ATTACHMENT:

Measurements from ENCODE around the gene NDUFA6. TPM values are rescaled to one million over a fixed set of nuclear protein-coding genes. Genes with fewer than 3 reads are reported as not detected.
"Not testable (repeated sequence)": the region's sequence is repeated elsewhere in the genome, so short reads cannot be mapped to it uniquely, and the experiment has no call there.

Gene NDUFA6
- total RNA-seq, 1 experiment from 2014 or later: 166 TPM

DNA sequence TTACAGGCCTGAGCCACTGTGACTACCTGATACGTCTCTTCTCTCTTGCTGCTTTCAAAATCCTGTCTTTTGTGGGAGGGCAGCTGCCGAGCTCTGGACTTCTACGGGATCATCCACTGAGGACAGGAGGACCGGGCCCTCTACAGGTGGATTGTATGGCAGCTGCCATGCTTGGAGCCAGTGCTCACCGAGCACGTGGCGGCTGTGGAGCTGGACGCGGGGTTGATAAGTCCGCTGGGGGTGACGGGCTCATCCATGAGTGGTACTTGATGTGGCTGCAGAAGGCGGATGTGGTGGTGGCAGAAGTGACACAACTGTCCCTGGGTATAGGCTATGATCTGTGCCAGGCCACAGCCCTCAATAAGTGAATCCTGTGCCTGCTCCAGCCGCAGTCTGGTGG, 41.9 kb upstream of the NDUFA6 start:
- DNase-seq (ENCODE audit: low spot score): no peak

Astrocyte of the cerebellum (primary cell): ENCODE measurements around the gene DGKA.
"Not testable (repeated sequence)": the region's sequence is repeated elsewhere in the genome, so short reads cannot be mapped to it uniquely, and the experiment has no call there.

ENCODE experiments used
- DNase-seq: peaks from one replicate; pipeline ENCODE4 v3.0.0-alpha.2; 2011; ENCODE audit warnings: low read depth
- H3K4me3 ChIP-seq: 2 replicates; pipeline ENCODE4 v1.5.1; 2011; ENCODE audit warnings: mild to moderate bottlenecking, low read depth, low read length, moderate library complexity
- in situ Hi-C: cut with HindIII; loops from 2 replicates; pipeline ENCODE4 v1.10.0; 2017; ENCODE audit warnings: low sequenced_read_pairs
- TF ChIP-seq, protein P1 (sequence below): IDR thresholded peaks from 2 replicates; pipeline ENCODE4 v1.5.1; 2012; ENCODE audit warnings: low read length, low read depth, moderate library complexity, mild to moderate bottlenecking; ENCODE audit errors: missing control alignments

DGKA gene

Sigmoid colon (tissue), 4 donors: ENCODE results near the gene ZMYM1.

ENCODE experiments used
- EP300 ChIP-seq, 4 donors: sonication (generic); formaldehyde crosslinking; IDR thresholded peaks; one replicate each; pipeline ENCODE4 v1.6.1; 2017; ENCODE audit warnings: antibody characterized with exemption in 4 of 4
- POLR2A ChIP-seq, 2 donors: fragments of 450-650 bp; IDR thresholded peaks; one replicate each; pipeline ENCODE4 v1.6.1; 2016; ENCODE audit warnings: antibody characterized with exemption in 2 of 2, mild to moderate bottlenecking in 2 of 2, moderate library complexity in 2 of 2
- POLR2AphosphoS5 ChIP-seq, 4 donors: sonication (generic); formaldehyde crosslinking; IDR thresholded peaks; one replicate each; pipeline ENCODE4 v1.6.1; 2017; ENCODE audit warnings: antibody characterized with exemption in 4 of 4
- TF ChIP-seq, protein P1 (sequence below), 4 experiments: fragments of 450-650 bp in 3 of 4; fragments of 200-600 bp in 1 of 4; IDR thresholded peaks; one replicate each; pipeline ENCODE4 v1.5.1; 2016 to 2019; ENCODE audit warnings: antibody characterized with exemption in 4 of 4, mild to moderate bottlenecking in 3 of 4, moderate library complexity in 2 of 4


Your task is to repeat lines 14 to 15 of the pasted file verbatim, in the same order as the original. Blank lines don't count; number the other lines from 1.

DGKA gene

Sigmoid colon (tissue), 4 donors: ENCODE results near the gene ZMYM1.